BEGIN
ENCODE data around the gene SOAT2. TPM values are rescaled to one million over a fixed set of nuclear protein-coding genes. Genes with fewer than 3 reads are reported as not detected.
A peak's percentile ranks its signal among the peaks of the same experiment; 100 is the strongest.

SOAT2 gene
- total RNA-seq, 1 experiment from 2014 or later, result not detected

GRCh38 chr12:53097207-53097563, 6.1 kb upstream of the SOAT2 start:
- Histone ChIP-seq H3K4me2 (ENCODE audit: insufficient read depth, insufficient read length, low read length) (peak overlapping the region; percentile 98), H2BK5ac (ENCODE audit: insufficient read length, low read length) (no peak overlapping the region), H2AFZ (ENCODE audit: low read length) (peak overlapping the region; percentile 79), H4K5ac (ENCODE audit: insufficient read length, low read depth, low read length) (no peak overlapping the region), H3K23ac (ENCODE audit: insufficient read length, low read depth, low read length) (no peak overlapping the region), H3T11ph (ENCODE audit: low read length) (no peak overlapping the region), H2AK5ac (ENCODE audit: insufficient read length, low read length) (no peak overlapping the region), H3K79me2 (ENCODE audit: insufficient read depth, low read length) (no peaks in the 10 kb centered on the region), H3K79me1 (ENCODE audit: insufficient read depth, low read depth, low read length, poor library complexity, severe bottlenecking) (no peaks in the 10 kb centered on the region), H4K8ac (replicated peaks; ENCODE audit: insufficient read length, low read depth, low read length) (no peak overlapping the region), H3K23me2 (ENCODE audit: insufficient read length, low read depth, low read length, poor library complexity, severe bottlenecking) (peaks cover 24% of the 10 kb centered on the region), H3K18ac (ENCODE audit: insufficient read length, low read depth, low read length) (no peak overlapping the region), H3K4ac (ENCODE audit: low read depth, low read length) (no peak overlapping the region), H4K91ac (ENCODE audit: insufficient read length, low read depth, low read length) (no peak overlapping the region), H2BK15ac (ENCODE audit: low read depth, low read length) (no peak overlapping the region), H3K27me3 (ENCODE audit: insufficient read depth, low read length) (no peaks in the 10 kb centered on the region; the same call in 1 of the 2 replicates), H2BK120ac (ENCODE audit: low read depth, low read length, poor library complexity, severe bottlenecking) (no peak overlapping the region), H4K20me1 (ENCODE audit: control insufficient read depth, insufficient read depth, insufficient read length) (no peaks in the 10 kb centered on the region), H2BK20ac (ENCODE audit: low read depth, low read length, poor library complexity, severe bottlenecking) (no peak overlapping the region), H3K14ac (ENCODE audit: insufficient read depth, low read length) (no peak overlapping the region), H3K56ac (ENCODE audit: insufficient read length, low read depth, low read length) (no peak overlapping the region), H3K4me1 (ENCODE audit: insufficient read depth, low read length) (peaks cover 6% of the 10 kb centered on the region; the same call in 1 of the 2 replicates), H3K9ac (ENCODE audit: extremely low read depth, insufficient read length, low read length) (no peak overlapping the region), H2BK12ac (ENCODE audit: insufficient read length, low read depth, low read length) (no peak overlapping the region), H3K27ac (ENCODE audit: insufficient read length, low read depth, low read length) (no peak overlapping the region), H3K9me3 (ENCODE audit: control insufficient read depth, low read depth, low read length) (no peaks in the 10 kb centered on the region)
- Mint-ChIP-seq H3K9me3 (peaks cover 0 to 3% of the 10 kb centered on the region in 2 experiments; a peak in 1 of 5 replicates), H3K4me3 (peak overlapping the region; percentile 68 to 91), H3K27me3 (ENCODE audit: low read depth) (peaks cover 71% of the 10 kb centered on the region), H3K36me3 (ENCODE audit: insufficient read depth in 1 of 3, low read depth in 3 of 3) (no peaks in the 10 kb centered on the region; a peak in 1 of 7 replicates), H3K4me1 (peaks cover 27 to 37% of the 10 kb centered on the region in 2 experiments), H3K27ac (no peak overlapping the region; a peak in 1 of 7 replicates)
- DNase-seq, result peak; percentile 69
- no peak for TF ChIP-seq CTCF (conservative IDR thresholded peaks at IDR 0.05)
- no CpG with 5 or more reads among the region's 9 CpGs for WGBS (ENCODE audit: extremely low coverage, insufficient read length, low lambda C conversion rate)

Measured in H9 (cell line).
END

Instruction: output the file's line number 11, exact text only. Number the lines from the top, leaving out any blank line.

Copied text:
Measured in H9 (cell line).